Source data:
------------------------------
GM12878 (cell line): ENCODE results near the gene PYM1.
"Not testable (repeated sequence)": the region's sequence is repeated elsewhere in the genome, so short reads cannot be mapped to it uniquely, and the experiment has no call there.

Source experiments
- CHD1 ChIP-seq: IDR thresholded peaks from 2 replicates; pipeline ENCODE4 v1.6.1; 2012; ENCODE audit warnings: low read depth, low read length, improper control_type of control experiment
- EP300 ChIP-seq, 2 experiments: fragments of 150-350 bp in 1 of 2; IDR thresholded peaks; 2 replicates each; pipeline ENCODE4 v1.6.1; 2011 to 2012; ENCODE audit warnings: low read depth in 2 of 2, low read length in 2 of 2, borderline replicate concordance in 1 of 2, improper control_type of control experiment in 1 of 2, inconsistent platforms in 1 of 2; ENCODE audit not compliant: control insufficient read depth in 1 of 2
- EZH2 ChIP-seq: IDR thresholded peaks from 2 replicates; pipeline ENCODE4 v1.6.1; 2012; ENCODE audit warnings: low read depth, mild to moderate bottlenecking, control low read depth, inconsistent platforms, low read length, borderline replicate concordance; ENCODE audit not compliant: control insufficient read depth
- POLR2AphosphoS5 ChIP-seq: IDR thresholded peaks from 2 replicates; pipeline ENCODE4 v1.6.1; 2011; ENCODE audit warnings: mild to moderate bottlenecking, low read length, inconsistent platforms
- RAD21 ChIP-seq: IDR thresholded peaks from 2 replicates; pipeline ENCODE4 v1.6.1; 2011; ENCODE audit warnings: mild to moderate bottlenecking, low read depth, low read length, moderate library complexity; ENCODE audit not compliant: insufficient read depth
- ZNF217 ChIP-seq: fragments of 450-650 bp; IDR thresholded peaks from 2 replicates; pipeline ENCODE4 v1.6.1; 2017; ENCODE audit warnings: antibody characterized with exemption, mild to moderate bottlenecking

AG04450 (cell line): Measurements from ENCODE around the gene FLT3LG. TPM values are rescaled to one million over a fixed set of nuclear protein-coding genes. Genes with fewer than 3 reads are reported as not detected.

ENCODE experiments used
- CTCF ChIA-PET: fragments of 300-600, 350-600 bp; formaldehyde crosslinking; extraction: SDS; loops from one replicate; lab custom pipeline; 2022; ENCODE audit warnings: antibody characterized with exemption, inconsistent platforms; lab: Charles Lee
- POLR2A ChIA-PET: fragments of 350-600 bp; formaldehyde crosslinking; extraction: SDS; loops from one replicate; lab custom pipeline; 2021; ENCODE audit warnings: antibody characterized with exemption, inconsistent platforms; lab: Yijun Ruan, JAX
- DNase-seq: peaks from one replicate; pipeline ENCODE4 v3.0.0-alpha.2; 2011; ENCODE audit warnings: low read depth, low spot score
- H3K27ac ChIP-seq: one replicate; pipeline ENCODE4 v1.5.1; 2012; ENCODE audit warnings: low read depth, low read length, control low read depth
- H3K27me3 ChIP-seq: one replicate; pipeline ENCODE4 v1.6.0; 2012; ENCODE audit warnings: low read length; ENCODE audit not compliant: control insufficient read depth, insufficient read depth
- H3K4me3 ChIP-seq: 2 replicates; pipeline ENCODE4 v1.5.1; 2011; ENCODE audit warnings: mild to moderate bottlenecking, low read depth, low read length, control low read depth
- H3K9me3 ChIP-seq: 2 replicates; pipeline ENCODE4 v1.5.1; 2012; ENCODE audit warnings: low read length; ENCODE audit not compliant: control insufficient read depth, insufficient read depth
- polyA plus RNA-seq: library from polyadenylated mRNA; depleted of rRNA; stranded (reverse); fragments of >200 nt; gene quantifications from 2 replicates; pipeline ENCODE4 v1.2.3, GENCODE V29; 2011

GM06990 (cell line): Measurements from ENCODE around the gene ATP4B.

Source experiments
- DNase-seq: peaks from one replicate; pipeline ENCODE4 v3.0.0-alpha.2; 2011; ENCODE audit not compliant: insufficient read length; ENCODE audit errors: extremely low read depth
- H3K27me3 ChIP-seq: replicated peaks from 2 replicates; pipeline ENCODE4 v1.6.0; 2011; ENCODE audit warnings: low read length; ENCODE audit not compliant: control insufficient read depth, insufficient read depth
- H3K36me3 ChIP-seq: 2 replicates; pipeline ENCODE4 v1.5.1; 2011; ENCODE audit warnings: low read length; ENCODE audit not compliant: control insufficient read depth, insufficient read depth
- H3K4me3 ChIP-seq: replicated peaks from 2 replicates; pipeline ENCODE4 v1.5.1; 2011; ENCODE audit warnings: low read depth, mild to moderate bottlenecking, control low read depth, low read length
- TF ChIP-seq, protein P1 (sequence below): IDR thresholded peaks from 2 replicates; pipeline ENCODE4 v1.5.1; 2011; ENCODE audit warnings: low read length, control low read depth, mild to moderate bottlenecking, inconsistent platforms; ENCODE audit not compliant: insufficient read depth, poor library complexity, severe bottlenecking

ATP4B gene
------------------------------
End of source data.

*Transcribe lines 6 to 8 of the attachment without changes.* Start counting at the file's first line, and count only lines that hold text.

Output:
- EZH2 ChIP-seq: IDR thresholded peaks from 2 replicates; pipeline ENCODE4 v1.6.1; 2012; ENCODE audit warnings: low read depth, mild to moderate bottlenecking, control low read depth, inconsistent platforms, low read length, borderline replicate concordance; ENCODE audit not compliant: control insufficient read depth
- POLR2AphosphoS5 ChIP-seq: IDR thresholded peaks from 2 replicates; pipeline ENCODE4 v1.6.1; 2011; ENCODE audit warnings: mild to moderate bottlenecking, low read length, inconsistent platforms
- RAD21 ChIP-seq: IDR thresholded peaks from 2 replicates; pipeline ENCODE4 v1.6.1; 2011; ENCODE audit warnings: mild to moderate bottlenecking, low read depth, low read length, moderate library complexity; ENCODE audit not compliant: insufficient read depth